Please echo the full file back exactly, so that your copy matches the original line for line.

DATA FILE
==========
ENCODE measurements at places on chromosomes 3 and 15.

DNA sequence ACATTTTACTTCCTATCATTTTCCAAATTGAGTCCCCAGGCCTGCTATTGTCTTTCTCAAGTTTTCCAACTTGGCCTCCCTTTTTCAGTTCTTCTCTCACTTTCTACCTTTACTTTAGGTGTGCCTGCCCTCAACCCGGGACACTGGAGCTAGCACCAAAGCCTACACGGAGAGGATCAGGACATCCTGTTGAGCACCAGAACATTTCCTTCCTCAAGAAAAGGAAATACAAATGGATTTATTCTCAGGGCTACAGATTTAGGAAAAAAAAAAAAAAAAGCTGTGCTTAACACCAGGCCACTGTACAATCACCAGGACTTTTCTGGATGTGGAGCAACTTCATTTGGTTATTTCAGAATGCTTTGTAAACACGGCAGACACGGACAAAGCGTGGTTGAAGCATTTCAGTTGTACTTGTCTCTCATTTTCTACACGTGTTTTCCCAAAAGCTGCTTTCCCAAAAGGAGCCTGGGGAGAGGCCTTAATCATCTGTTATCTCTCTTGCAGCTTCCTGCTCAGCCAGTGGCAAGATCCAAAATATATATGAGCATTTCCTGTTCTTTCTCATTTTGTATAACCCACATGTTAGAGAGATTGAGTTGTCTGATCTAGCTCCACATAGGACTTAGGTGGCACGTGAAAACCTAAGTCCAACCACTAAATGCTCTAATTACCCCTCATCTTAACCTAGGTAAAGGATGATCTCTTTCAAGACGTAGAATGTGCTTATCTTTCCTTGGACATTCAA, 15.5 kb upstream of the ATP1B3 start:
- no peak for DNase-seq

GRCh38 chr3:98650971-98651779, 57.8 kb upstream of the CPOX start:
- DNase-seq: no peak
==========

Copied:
ENCODE measurements at places on chromosomes 3 and 15.

DNA sequence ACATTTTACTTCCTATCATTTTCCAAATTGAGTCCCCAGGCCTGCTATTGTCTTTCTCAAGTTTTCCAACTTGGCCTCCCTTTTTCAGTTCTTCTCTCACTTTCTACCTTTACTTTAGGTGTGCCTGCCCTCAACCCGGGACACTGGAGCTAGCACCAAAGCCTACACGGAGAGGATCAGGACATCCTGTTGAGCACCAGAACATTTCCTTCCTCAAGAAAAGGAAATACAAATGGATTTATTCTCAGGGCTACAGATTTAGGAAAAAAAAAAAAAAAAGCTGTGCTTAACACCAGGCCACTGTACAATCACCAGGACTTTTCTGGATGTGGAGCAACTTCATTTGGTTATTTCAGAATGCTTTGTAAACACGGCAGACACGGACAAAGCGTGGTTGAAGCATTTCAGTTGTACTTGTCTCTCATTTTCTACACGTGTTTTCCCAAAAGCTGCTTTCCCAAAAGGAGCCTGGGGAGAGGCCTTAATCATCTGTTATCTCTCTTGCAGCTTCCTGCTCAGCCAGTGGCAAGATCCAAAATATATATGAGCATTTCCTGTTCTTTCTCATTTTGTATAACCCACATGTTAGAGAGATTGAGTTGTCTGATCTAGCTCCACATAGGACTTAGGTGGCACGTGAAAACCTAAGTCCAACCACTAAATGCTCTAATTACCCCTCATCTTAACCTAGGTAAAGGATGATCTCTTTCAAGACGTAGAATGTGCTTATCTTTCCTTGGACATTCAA, 15.5 kb upstream of the ATP1B3 start:
- no peak for DNase-seq

GRCh38 chr3:98650971-98651779, 57.8 kb upstream of the CPOX start:
- DNase-seq: no peak